Think about the places where you’ll be snowshoeing most often. What kind of terrain will you cover? Will you be on packed, groomed trails, or are
Think about the places where you’ll be snowshoeing most often. What kind of terrain will you cover? Will you be on packed, groomed trails, or are you planning on laying your own tracks? Are you out for a leisurely stroll, maybe doing some winter birdwatching, or are you hoping to really get the heart pumping? All these, along with your height and weight need to be considered when choosing snowshoes.
Snowshoes are typically categorized by the type of terrain you plan to cover: flat, rolling, or mountain. Most beginners start with flat terrain snowshoes and then step up to rolling or mountain—or even running or climbing—models once they develop some skills.
Snowshoe sizing can also be an important consideration. If you’re thinking of snowshoes with an aluminum frame, you should choose a bigger size if you’re a heftier person or live in an area where snow tends to be light and dry. The greater surface area prevents the shoes from sinking in soft snow. Because smaller snowshoes are easier to manage, don’t get a pair that’s bigger than you need. Pick the smallest appropriate size for your body type and the terrain you plan to use them on.
Composite models tend to come in one size, but you can add tails to the back of the snowshoes to help increase the surface area on lighter and drier snow.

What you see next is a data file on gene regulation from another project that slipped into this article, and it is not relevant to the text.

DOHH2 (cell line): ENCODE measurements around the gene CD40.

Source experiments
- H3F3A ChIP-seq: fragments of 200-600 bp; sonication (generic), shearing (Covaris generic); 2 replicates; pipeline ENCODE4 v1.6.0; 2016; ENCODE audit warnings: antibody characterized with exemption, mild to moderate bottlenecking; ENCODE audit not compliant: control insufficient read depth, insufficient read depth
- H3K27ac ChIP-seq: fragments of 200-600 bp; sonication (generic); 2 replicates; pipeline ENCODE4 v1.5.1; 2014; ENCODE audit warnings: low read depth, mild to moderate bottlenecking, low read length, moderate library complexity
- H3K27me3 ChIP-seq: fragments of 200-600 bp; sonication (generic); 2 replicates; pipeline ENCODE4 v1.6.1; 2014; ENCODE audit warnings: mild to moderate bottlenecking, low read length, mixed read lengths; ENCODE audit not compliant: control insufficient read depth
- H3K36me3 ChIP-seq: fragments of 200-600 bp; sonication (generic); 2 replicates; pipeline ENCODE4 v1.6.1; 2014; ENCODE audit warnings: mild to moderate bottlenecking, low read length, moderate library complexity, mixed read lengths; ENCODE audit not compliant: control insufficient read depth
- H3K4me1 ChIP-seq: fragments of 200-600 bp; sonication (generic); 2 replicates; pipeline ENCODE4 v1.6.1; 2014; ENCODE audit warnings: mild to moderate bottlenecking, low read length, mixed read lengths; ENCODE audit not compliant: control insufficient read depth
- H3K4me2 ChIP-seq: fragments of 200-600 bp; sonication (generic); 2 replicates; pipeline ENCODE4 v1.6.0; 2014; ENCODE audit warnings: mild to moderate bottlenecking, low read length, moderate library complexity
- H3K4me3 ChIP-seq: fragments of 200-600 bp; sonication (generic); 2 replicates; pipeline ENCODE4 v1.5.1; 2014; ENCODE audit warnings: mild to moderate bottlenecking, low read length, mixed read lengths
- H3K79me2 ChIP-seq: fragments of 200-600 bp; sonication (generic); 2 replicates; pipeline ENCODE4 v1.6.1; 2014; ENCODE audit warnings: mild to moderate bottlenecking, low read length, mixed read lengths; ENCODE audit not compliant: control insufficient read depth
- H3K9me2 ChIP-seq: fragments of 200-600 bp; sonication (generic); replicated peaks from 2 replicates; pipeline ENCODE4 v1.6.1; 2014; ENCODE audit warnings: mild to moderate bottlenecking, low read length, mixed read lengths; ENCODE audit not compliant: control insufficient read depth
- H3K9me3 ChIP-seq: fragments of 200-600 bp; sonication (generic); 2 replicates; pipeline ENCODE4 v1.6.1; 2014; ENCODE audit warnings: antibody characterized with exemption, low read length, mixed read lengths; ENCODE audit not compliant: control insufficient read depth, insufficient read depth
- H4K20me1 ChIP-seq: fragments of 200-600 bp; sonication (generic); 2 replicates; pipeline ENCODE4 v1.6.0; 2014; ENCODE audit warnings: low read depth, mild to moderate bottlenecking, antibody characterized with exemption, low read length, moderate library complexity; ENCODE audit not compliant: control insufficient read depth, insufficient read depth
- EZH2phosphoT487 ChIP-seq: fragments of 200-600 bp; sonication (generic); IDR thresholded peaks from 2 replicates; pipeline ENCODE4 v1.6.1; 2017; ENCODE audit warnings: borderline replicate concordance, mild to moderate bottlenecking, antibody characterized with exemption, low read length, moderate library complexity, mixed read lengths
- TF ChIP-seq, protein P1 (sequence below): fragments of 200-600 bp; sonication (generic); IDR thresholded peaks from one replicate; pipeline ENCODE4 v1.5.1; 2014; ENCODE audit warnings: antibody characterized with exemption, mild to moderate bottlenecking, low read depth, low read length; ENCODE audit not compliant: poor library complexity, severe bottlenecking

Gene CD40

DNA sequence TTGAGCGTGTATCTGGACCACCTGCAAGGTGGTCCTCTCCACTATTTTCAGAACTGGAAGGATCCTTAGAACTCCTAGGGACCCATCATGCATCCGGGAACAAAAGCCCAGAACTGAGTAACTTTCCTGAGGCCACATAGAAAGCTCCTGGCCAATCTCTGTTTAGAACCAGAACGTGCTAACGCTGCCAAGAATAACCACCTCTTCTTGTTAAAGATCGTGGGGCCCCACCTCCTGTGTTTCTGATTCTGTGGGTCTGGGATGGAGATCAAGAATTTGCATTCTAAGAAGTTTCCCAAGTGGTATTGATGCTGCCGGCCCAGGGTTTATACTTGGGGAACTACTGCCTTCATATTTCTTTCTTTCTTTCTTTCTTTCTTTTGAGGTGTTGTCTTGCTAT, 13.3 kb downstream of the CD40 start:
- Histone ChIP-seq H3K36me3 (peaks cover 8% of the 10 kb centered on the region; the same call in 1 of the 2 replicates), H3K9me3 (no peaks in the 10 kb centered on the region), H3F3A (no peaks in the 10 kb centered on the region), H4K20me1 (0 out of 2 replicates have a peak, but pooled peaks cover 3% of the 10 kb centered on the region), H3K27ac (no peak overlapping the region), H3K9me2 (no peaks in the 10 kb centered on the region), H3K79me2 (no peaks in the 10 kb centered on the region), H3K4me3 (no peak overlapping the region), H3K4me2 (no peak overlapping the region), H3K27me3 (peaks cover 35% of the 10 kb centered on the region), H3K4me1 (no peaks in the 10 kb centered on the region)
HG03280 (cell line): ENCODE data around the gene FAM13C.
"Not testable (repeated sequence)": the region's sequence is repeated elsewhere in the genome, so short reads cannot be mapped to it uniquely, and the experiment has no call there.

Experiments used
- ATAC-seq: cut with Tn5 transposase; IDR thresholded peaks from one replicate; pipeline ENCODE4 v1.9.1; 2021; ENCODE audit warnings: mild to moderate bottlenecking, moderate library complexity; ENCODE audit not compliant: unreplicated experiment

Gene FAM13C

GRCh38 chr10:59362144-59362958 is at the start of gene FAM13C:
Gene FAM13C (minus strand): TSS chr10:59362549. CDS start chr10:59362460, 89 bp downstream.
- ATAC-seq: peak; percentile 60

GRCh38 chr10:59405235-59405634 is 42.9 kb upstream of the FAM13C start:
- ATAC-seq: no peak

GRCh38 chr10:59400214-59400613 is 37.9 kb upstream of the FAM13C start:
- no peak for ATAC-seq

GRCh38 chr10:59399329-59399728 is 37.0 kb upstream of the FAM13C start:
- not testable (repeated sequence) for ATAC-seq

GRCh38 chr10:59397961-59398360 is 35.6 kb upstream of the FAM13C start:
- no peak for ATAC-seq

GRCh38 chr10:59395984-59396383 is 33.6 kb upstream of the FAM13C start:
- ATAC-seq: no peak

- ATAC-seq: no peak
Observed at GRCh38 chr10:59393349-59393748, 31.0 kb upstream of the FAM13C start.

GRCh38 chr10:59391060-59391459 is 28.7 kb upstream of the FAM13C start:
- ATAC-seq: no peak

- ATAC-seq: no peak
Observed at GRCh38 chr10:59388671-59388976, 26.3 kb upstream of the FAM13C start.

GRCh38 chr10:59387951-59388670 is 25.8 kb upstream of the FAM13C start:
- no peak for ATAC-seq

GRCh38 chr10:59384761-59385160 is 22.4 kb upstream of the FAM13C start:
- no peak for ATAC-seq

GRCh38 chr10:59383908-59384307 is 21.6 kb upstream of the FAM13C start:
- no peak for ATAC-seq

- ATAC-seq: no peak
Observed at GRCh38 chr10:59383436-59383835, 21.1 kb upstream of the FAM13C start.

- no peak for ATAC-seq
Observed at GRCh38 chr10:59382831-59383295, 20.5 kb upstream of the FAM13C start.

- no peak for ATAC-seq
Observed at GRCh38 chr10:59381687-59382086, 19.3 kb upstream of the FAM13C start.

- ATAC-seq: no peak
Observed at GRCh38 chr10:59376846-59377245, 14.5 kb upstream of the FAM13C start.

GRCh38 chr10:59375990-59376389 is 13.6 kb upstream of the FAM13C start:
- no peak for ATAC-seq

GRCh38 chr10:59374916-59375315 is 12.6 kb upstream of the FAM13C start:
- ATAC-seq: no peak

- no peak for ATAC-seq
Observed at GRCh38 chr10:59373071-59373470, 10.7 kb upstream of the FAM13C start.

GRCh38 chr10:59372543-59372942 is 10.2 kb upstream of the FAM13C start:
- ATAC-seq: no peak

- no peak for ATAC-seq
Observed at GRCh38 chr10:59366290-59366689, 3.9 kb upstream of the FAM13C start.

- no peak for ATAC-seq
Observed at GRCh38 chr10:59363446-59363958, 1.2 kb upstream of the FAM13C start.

Bindings are another thing to keep in mind when picking a pair of snowshoes. There are two basic types of bindings: fixed and floating.
Fixed bindings attach your snowshoes to your boots with heavy-duty bands. Because they lift the snowshoe’s tail with each step, the stride is smooth and comfortable, enabling you to navigate obstacles and back up easily. But they also kick snow up onto the backs of your legs.
Floating bindings (often called “rotating” bindings) pivot under the balls of your feet, which enables a more natural stride. This can be especially useful for rolling terrain where you’re walking up and down hills. They’re not so good for backing up, but you won’t have as much snow on your behind, either.
Before buying snowshoes, talk to a specialty retailer that knows how to help you pick a pair. Some retailers even offer classes to help you learn more about the sport and how to choose snowshoes. If you’re near a park or outfitter that rents snowshoes, try out a couple different models and bindings to help you decide what’s most comfortable for you and your needs.